Jefferson City – Missouri’s public sector workers didn’t ask for or support this legislative session’s so-called “paycheck protection” measure, so they were overjoyed when an attempt to override Gov. Jay Nixon’s veto of the bill failed.
The bipartisan vote was 22-10, one vote shy of the two-thirds majority needed for an override of what workers know to be paycheck deception.
House Bill 1891 would have required most public employee unions to acquire written permission from members annually before any union dues can be withheld from their paychecks to support their union. It exempted first responders, such as police and firefighters, but included unions representing teachers, social workers and most other state or local government employees.
The bill was straight out of the anti-worker American Legislative Exchange Council (ALEC) playbook.
‘THANK YOU’ TO SENATORS
“Thank you to the bipartisan group of senators who stood firm against the ALEC-inspired paycheck deception attack on workers’ rights,” said Alexandra Townsend, AFSCME Missouri Political Director. “Workers in Missouri’s veterans homes, our cities, parks, habilitation centers across the state, Fulton State Hospital, and many other facilities are focused on providing the highest quality services to citizens across the Show-Me State, and not once has any worker testified or supported this bill.”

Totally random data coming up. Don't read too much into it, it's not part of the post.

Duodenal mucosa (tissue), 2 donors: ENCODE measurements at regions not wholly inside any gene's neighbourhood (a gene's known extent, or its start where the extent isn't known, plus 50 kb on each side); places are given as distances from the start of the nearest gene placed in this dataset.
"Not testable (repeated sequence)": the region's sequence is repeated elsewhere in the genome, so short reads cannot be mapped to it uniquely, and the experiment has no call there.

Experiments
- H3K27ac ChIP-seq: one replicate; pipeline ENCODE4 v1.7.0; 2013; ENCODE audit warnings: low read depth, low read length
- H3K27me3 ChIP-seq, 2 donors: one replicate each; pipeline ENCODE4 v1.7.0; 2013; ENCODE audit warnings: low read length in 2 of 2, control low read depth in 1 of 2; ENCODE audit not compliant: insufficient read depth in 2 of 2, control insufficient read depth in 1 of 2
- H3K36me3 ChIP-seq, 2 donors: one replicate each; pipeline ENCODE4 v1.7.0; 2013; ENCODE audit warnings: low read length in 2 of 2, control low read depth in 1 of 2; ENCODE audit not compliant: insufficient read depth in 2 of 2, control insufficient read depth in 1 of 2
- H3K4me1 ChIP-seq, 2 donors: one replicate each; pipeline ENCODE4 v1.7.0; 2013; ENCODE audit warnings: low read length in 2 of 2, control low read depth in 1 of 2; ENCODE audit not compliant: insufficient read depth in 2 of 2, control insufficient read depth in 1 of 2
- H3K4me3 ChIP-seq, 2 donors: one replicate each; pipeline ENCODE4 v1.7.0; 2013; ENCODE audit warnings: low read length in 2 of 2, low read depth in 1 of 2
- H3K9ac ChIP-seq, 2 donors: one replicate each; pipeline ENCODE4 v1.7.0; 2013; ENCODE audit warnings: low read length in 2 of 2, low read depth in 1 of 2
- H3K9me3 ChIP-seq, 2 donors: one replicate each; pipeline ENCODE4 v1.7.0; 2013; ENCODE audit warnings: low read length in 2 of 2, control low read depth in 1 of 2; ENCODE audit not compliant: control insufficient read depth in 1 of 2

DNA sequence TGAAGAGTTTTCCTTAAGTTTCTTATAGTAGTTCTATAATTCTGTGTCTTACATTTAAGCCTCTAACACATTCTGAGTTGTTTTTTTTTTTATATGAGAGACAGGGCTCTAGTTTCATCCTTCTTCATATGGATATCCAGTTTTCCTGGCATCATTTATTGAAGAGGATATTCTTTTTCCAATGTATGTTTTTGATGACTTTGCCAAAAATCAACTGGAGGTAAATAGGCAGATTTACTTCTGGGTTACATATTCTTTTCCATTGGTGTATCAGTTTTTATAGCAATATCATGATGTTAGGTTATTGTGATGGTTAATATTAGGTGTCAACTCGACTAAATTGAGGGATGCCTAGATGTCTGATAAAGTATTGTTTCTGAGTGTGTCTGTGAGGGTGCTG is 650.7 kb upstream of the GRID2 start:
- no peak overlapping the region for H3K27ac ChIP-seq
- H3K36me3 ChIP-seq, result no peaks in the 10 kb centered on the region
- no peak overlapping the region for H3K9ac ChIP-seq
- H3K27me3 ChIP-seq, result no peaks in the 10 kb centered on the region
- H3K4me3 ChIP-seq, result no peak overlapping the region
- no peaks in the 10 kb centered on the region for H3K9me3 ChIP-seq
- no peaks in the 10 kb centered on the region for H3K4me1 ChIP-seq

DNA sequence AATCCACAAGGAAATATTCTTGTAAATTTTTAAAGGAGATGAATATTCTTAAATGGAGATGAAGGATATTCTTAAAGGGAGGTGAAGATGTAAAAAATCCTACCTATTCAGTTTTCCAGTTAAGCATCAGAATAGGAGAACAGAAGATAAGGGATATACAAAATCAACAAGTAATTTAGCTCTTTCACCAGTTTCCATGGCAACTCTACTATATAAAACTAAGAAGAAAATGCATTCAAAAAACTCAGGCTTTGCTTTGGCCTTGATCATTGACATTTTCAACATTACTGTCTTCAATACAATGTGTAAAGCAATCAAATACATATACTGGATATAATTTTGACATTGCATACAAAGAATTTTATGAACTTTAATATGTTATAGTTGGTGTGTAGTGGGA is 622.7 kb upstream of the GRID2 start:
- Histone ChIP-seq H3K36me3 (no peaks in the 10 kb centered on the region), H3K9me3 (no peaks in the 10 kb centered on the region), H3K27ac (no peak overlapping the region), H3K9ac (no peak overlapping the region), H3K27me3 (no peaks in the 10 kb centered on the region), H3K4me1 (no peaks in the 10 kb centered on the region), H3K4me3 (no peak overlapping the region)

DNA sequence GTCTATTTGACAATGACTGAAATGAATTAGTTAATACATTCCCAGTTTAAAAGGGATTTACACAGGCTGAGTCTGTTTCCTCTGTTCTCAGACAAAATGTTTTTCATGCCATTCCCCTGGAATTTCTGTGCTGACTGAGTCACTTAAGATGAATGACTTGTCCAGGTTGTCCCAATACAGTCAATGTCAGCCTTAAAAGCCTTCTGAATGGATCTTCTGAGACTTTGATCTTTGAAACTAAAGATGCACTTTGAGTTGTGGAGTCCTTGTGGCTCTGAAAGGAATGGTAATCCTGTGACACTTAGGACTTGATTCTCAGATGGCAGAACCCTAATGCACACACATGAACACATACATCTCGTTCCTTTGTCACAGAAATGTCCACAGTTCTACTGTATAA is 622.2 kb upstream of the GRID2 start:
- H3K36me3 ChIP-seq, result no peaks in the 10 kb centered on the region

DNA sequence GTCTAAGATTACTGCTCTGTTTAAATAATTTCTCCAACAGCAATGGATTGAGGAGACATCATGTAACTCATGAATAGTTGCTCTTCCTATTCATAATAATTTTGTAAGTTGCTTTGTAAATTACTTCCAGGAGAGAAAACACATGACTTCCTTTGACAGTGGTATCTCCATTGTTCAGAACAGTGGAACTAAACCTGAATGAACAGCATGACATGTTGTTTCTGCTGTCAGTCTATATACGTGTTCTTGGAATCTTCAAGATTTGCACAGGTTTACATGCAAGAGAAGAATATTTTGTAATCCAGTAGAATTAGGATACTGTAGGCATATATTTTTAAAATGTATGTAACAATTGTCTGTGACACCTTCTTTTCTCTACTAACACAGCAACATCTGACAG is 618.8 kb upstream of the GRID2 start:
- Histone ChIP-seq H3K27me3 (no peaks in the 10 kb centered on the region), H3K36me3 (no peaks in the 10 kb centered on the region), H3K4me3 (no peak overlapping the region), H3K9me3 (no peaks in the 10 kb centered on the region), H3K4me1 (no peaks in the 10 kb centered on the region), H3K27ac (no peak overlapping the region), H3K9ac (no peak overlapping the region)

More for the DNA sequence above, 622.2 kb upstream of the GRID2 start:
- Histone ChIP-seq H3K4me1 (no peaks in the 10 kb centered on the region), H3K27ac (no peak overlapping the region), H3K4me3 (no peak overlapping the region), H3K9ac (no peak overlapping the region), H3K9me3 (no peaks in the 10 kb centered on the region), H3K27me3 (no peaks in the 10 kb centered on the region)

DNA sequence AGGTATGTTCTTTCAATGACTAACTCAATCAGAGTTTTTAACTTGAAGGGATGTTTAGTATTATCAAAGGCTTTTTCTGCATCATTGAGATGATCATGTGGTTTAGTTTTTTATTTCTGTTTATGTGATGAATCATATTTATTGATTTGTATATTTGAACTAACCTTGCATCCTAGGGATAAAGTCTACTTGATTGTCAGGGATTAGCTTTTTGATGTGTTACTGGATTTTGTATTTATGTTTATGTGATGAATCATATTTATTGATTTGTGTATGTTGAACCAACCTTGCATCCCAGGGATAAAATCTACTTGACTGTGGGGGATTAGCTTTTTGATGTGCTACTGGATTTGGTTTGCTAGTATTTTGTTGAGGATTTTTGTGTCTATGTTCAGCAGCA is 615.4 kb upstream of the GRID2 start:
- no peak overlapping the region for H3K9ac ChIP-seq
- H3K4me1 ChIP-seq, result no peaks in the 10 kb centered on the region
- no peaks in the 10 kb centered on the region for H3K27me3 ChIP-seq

Rachelle Leonard, a Psych Tech II at Metropolitan St. Louis Psychiatric Center extended a special thanks to Sen. Maria Chappelle-Nadal (D-University City), who cast the deciding vote defeating the override attempt, for her ongoing support of collective bargaining and workers’ rights.
“Workers have been meeting with her to address community concerns, and we look forward to continuing our dialogue and working together,” Leonard said.
Marcus Jones, a bus driver with North Kansas City Schools, said, “I know I and my coworkers are also looking forward to working with legislators from both parties in the future on finding solutions to the real problems facing public employees across Missouri, like low pay and the increasing turn-over rate in state jobs.”